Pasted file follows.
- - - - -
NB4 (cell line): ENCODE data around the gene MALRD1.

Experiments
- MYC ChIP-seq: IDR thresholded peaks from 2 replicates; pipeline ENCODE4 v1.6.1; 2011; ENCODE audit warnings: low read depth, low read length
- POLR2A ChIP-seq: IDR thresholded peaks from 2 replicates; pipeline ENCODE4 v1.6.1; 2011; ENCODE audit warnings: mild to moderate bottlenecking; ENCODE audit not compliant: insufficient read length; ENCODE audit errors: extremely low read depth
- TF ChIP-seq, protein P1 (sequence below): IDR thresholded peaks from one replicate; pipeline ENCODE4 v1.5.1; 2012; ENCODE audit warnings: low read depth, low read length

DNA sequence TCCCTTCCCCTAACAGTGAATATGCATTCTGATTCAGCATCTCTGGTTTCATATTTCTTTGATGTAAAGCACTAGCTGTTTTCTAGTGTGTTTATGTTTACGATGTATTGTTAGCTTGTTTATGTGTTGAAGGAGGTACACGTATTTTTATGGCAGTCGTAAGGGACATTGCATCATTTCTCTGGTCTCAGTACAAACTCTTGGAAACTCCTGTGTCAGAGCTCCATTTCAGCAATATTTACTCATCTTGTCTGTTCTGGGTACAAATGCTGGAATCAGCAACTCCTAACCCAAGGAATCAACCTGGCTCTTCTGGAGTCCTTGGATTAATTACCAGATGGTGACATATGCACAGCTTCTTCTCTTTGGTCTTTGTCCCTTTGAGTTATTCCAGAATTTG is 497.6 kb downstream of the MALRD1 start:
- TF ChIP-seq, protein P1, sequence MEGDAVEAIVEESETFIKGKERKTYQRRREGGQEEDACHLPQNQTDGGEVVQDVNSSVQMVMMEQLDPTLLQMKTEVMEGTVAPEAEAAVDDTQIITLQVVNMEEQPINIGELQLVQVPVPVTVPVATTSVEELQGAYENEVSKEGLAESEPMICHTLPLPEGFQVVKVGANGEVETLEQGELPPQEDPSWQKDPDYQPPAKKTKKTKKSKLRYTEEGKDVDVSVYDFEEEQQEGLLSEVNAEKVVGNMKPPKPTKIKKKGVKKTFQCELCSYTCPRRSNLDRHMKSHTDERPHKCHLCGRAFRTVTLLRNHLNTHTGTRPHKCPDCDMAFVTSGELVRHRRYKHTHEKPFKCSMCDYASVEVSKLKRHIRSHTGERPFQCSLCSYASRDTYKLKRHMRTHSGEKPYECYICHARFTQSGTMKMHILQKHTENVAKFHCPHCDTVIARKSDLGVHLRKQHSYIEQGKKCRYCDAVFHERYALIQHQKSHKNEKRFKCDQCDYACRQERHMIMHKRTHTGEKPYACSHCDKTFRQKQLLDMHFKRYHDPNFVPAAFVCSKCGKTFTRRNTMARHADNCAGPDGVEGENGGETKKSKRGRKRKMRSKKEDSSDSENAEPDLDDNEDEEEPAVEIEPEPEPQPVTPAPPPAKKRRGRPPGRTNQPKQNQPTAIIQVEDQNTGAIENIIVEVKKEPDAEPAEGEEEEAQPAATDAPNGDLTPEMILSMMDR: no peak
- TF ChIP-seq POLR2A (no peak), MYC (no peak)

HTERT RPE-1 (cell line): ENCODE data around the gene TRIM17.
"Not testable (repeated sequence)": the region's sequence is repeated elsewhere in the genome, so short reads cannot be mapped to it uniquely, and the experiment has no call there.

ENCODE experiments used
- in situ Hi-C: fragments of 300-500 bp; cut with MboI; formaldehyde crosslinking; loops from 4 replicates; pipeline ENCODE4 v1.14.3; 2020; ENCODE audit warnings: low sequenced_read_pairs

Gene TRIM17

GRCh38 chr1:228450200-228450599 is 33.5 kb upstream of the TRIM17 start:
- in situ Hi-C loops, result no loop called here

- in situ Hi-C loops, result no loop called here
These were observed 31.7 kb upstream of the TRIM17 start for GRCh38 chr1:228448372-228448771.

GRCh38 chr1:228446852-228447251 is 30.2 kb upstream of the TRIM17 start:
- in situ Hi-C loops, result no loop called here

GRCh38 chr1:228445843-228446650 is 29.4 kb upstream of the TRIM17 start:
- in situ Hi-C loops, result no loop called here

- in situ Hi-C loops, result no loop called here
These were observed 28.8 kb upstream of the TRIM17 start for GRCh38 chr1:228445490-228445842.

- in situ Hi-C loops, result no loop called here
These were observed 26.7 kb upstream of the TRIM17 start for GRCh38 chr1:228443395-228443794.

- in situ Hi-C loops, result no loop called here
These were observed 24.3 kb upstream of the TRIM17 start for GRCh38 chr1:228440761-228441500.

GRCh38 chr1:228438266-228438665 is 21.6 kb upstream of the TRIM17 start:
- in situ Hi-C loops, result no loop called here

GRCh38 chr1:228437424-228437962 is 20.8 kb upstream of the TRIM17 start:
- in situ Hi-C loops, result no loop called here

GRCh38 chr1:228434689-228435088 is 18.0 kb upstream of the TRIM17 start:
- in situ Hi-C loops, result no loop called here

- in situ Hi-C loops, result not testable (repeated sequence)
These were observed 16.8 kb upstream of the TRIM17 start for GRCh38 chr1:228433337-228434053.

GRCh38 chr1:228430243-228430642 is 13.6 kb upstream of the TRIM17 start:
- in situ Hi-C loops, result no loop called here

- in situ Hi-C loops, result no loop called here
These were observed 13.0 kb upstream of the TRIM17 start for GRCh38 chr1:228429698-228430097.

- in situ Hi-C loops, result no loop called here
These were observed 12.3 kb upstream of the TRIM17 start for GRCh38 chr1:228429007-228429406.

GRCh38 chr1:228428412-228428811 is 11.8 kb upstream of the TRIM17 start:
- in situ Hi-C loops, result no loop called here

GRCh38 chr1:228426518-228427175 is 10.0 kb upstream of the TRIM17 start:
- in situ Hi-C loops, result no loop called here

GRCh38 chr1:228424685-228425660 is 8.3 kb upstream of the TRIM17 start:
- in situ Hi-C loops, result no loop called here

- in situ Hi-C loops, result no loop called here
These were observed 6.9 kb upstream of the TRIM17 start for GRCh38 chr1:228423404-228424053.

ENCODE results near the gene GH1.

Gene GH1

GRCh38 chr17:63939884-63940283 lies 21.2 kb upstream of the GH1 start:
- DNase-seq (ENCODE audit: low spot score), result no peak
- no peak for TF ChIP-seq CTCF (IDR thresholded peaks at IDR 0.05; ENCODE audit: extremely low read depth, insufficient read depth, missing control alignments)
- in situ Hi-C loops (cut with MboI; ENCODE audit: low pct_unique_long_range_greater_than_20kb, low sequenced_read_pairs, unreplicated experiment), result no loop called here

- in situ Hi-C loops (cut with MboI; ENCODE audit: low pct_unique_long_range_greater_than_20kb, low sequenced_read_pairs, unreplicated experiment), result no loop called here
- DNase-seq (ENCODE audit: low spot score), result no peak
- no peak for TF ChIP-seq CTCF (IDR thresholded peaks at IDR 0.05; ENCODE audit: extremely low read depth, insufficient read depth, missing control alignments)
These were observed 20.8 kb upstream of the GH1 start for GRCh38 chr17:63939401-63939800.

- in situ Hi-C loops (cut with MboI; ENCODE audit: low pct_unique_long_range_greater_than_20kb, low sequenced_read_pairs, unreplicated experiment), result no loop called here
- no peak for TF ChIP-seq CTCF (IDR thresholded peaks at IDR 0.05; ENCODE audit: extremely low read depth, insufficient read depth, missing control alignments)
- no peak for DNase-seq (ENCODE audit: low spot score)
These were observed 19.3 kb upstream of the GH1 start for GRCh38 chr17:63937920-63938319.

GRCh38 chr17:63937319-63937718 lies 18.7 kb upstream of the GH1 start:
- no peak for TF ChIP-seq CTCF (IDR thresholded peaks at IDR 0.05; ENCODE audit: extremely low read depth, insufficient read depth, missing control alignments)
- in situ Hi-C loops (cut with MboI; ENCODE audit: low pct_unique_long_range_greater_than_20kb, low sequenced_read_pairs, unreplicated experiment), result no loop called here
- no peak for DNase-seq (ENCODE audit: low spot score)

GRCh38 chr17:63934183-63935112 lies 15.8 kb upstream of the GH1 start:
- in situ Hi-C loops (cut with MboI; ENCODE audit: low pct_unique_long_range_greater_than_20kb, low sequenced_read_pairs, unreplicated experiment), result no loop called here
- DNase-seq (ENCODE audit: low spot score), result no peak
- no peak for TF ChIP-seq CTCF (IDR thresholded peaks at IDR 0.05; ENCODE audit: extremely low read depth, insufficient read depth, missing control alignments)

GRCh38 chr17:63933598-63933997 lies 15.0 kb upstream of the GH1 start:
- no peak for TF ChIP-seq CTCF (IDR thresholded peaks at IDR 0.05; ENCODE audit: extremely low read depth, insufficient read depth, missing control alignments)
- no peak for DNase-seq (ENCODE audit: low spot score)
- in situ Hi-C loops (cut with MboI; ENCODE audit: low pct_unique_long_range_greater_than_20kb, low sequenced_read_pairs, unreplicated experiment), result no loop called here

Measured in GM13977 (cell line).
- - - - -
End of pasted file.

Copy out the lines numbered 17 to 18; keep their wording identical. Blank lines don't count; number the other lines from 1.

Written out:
These were observed 31.7 kb upstream of the TRIM17 start for GRCh38 chr1:228448372-228448771.

GRCh38 chr1:228446852-228447251 is 30.2 kb upstream of the TRIM17 start: